Critiquing these categories has become a cottage industry in the theological village. It seems that one way of gaining one’s theological spurs is to offer a new evaluation of Niebuhr. Naturally, the explanations and criticisms have varied in their usefulness.

One of the most frequently heard is that Niebuhr’s categories do not fit real-life individuals, and that several of Niebuhr’s examples seem strained. This criticism would be more telling if Niebuhr had meant to provide a taxonomy rather than a typology. Since ideal types are supposed to represent logical possibilities, however, it is not surprising that few “pure” examples of any type can be found.

A more responsible criticism is that Niebuhr’s typology is incomplete. One recent evaluation of Niebuhr’s work, a volume by Craig Carter (Rethinking Christ and Culture, Brazos, 2007), offers a sustained argument to this effect. Carter suggests that Niebuhr’s discussion assumes “Christendom,” i.e., a cultural situation that has been created by the sustained political and social enforcement of Christian domination. Since Christendom is now disintegrating, Carter presents a series of alternative types for Christians to employ in the future. Unfortunately, Carter’s discussion is skewed by his Anabaptist assumption that non-violence and non-involvement in the state are requirements for Christians.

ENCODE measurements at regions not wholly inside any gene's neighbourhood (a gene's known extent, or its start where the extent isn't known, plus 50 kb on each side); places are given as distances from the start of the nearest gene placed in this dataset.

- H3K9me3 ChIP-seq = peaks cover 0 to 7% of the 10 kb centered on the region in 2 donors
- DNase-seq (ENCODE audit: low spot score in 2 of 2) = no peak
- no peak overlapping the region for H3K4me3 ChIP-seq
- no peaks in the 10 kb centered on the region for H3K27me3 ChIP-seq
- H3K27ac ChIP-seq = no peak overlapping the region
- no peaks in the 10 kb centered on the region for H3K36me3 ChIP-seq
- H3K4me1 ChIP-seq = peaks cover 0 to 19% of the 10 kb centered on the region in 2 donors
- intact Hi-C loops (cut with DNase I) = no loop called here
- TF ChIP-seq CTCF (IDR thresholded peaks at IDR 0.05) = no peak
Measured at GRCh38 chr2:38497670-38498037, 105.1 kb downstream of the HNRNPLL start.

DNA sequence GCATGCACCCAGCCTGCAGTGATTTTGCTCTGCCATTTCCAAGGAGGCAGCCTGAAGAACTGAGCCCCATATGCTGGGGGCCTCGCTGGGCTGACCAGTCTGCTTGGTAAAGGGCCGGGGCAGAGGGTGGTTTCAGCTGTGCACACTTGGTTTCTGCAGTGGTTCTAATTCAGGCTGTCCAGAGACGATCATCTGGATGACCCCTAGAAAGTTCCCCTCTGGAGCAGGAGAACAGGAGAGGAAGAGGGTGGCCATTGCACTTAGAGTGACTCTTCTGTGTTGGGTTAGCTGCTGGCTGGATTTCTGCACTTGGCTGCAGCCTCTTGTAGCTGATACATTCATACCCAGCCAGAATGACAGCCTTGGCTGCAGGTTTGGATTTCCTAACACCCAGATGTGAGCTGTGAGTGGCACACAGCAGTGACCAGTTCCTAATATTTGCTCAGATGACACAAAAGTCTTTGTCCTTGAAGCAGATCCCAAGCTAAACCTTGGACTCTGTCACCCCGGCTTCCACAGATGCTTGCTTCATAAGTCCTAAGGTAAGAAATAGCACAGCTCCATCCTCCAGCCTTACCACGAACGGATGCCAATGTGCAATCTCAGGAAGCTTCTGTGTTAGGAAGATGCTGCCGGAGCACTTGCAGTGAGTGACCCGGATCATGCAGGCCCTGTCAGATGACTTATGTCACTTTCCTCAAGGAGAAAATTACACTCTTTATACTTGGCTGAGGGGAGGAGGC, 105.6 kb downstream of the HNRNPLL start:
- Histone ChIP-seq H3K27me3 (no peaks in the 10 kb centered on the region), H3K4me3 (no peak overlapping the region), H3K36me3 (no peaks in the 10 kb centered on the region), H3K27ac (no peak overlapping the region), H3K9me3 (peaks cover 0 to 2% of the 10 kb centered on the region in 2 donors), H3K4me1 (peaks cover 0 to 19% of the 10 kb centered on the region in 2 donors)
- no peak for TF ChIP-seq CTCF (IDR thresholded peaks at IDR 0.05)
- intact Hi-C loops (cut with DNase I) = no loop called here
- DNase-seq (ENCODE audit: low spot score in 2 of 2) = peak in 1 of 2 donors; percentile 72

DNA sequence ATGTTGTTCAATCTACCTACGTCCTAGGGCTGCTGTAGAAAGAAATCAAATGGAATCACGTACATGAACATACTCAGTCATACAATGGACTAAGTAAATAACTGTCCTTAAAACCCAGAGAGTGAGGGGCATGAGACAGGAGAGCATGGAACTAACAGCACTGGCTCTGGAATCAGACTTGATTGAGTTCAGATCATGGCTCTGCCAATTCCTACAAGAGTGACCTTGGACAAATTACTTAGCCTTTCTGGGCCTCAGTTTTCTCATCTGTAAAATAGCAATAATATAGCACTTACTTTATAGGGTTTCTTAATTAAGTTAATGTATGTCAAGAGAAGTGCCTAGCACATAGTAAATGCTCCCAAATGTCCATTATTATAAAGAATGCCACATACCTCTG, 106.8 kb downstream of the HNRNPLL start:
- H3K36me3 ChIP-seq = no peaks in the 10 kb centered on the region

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Niebuhr's Typology

NickImageRead Part 1, Part 2, Part 3, Part 4, Part 5, Part 6, and Part 7.

No work exerts more influence upon the way that contemporary Christians discuss culture than H. Richard Niebuhr’s book, Christ and Culture. Niebuhr’s categories have become standard for professing Christians from liberalism on the Left to fundamentalism on the Right. One might well disagree with Niebuhr’s typology, but no reputable discussion of Christianity and culture can ignore it.

Niebuhr himself developed his classifications over several decades. He intended the book to provide a typology that describes logical possibilities rather than a taxonomy that classifies observable phenomena. He found the notion of a typology (or “ideal types”) in sociologist Max Weber, from whom he also borrowed his original two classifications. Weber had posited that Christianity could be classified socially as either church or sect. This distinction had been repeated by Ernst Troeltsch, who had added a third type (mysticism). Niebuhr dropped Troeltsch’s third type and renamed Weber’s original two categories. What Weber and Troeltsch had called a church, Niebuhr called a denomination. What they had called a sect, he called a church.